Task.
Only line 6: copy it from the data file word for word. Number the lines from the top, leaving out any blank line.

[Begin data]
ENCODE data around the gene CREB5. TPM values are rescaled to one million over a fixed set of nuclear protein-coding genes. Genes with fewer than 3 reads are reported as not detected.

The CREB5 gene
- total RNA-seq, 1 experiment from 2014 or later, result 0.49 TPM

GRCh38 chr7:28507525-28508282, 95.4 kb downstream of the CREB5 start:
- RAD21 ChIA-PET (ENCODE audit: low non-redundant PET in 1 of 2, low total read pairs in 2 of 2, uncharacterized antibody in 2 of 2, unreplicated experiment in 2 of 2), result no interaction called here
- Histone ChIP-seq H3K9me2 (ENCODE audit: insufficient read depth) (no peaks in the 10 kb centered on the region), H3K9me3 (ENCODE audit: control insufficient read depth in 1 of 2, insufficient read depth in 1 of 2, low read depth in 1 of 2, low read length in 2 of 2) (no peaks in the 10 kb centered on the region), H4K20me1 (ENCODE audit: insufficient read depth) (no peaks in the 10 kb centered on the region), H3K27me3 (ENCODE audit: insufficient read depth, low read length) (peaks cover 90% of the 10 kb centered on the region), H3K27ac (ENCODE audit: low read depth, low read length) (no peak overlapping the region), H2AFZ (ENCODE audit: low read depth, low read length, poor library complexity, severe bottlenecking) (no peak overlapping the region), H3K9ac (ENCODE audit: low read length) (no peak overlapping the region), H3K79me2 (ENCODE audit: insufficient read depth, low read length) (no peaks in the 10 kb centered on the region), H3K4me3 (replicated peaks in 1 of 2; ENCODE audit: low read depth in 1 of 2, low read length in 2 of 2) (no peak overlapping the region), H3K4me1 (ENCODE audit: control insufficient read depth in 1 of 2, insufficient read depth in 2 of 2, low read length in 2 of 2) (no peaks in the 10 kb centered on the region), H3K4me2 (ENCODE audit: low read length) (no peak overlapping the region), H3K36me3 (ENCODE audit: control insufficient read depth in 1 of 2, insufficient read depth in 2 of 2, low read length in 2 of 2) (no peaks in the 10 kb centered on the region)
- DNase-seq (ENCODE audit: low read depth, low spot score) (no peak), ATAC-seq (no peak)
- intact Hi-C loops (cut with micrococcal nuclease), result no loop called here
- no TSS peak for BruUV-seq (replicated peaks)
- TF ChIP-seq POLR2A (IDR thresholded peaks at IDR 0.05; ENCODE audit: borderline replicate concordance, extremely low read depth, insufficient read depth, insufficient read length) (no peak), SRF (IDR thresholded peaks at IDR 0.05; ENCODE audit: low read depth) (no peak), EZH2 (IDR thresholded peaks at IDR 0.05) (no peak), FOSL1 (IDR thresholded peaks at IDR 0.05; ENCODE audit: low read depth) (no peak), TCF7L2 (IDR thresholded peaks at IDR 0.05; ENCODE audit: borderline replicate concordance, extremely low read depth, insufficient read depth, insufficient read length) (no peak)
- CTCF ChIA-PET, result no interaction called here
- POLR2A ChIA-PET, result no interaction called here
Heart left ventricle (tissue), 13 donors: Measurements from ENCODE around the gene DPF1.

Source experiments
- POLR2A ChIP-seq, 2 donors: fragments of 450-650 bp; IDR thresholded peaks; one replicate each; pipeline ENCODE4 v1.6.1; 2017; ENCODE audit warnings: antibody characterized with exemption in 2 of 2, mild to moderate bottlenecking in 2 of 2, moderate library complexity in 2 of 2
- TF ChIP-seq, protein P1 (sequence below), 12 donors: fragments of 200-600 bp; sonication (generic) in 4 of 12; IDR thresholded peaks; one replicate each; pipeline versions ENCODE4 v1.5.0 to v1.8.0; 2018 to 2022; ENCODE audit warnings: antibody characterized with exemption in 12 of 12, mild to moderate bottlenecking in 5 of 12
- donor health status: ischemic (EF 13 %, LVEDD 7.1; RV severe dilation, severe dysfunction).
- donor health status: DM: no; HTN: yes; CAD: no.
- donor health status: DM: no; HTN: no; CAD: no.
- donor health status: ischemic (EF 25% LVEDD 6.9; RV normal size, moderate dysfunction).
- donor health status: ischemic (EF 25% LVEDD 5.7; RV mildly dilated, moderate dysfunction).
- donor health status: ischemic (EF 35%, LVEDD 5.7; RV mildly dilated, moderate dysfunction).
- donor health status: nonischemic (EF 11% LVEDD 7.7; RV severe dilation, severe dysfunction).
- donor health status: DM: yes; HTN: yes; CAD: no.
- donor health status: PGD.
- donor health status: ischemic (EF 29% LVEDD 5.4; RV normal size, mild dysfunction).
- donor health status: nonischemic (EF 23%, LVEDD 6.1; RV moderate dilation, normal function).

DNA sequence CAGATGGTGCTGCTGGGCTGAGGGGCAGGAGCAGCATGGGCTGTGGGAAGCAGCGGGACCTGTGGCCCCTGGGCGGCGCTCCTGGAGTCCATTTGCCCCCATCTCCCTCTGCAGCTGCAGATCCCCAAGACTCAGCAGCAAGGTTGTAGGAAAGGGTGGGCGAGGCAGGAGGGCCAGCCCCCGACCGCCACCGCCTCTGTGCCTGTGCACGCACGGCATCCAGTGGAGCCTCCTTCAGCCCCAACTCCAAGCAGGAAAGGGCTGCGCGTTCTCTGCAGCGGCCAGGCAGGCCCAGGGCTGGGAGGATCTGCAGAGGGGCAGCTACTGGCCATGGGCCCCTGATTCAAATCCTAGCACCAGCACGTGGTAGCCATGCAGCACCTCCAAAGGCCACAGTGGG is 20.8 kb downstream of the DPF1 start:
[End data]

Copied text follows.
- Histone ChIP-seq H3K9me2 (ENCODE audit: insufficient read depth) (no peaks in the 10 kb centered on the region), H3K9me3 (ENCODE audit: control insufficient read depth in 1 of 2, insufficient read depth in 1 of 2, low read depth in 1 of 2, low read length in 2 of 2) (no peaks in the 10 kb centered on the region), H4K20me1 (ENCODE audit: insufficient read depth) (no peaks in the 10 kb centered on the region), H3K27me3 (ENCODE audit: insufficient read depth, low read length) (peaks cover 90% of the 10 kb centered on the region), H3K27ac (ENCODE audit: low read depth, low read length) (no peak overlapping the region), H2AFZ (ENCODE audit: low read depth, low read length, poor library complexity, severe bottlenecking) (no peak overlapping the region), H3K9ac (ENCODE audit: low read length) (no peak overlapping the region), H3K79me2 (ENCODE audit: insufficient read depth, low read length) (no peaks in the 10 kb centered on the region), H3K4me3 (replicated peaks in 1 of 2; ENCODE audit: low read depth in 1 of 2, low read length in 2 of 2) (no peak overlapping the region), H3K4me1 (ENCODE audit: control insufficient read depth in 1 of 2, insufficient read depth in 2 of 2, low read length in 2 of 2) (no peaks in the 10 kb centered on the region), H3K4me2 (ENCODE audit: low read length) (no peak overlapping the region), H3K36me3 (ENCODE audit: control insufficient read depth in 1 of 2, insufficient read depth in 2 of 2, low read length in 2 of 2) (no peaks in the 10 kb centered on the region)